I am told by a priest of the diocese that in Westminster diocese there are no ordinations to the diocesan priesthood this year but apparently -according to the com-box there are seven however in Buenos Aires, this year has only three, my own diocese has only two seminarians spread over the whole six year course, some diocese have no seminarians, some diocese have far more bishops (active and retired) than seminarians..
But my own rather odd little parish, 'least of the cities of Judah', prays regularly for three men who came here to Mass and were very much part of our parish. One is at one of our English Oratories, another has joined one of the Traditional priestly societies and yet another has joined the most ascetic monasteries in Britain.
One of the things that attracted these young men here is Old Mass, all three came to it, all three had a great love for it. It does seem to be a source of vocations. As one teen age lad said, "I don't understand a word of it but at least it gives you a chance to pray". Prayer, communion with Christ is the source of vocation.
Personally I found it easier to speak to young men about priesthood when Pope Benedict so often spoke about the great value and the significance of the priesthood and the Sacred Liturgy. Now, there seems to so many warnings to young priests, so much criticism of young priests, even suggestion they might be mentally ill, it makes it far less attractive, perhaps there is sense that maybe young men considering the priesthood might be better off being tender hearted social workers, rather than servants of the altar.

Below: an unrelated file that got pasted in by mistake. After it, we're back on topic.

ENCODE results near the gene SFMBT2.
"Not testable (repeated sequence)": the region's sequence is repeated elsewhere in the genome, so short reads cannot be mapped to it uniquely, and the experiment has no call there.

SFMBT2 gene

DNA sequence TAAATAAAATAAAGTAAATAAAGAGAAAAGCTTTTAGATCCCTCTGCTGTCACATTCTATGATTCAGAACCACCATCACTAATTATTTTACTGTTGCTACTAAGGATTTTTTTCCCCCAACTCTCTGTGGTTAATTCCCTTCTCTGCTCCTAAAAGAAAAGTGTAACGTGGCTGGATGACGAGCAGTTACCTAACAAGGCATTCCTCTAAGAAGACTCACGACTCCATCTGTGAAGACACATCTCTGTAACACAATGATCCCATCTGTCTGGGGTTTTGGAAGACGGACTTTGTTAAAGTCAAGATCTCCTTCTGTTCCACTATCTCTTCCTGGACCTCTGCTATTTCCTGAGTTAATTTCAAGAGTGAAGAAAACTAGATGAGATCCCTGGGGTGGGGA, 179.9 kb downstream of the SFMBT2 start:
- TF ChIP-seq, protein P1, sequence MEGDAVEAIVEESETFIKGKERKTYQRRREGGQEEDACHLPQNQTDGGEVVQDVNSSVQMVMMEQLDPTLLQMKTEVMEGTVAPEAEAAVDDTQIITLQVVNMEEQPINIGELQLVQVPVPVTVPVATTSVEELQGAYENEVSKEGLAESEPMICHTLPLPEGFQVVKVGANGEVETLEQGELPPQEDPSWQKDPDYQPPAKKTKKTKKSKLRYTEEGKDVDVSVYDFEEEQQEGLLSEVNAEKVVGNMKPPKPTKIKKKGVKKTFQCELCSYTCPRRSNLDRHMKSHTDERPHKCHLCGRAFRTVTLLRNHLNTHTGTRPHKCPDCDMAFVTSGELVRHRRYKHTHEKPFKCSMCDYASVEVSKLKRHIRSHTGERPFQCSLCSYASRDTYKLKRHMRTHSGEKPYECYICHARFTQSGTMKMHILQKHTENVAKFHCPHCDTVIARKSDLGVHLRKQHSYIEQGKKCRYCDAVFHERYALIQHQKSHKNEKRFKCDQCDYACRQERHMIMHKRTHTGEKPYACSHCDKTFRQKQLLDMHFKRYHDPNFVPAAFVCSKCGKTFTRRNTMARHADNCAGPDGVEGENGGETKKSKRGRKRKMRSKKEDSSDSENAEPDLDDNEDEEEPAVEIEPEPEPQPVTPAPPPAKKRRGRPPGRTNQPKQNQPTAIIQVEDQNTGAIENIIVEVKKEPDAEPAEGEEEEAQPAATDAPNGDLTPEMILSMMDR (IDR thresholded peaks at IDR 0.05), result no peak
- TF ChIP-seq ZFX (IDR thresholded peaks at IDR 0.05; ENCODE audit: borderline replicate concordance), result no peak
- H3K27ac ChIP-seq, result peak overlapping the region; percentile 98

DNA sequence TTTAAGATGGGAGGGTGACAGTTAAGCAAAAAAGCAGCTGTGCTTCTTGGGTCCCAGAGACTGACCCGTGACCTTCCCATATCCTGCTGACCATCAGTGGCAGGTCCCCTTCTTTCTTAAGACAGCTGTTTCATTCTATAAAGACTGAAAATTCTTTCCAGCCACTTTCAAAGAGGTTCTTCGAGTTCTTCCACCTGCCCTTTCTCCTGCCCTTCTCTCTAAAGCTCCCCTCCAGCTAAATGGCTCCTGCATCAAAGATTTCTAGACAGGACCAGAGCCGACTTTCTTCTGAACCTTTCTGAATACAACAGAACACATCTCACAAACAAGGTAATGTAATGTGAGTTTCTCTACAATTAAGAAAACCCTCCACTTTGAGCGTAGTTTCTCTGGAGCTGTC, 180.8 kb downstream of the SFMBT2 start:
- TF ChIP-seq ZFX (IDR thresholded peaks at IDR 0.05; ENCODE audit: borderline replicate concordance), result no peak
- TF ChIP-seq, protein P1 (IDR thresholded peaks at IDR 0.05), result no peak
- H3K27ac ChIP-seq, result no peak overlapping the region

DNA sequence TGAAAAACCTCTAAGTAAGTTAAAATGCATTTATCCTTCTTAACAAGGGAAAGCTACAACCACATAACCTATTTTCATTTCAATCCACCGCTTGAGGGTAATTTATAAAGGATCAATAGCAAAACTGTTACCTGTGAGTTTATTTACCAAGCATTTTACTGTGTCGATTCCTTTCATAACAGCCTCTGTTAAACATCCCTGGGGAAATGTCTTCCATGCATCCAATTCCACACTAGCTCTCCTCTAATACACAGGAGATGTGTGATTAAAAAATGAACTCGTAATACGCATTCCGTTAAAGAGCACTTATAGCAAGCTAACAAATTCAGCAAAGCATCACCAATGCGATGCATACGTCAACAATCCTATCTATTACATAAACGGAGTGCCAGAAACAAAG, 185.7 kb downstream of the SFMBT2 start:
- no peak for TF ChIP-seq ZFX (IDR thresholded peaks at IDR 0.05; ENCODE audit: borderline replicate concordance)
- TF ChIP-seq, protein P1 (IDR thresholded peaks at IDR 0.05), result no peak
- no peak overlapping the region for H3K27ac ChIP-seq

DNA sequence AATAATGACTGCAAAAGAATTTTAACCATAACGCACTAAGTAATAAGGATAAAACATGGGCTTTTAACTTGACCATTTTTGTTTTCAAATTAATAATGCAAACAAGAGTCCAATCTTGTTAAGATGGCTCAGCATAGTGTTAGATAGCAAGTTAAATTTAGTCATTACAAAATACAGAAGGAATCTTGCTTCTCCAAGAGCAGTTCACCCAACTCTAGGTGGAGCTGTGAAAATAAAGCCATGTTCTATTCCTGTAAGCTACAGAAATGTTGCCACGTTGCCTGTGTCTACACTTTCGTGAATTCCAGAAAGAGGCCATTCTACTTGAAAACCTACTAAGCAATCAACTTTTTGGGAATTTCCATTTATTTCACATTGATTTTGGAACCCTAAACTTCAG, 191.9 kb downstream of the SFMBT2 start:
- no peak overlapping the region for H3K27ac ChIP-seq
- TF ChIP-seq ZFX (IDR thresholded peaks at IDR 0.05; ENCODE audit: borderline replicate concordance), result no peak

One of the things that is at the back of mind is that young men are certainly not choosing the secular or diocesan priesthood though some religious orders aren't doing too badly, especially those with something of traditional about them. The traditional Mass priestly societies are flourishing, and some religious orders are making steady progress, this year the Irish Dominican province had more ordinations than all the Irish diocese put together. I think as we grow older, we secular clergy become increasingly unattractive to young men, there is something of the smell of the geriatric ward about us. Like attracts like. In fifteen years time half the present diocesan clergy of England and Wales will be incapable of saying Mass, most of us will dead or in a home! In France, for most people it will be easier in ten years time to get to the Traditional Mass than the Novus Ordo. I think many of us secular priests have a sense failure about them, whilst young religious communities have a sense of mission and growth, a hopefulness about them. I was speaking to a young SSPX priest some time ago, he was full of hope and spoke about the development of their mission about rising numbers, he had an almost charismatic sense of excitement about him.
For all the rather sad holding on to the 1970s of some of the most senior clergy this is not where the Church will be in ten years time.
photographs from here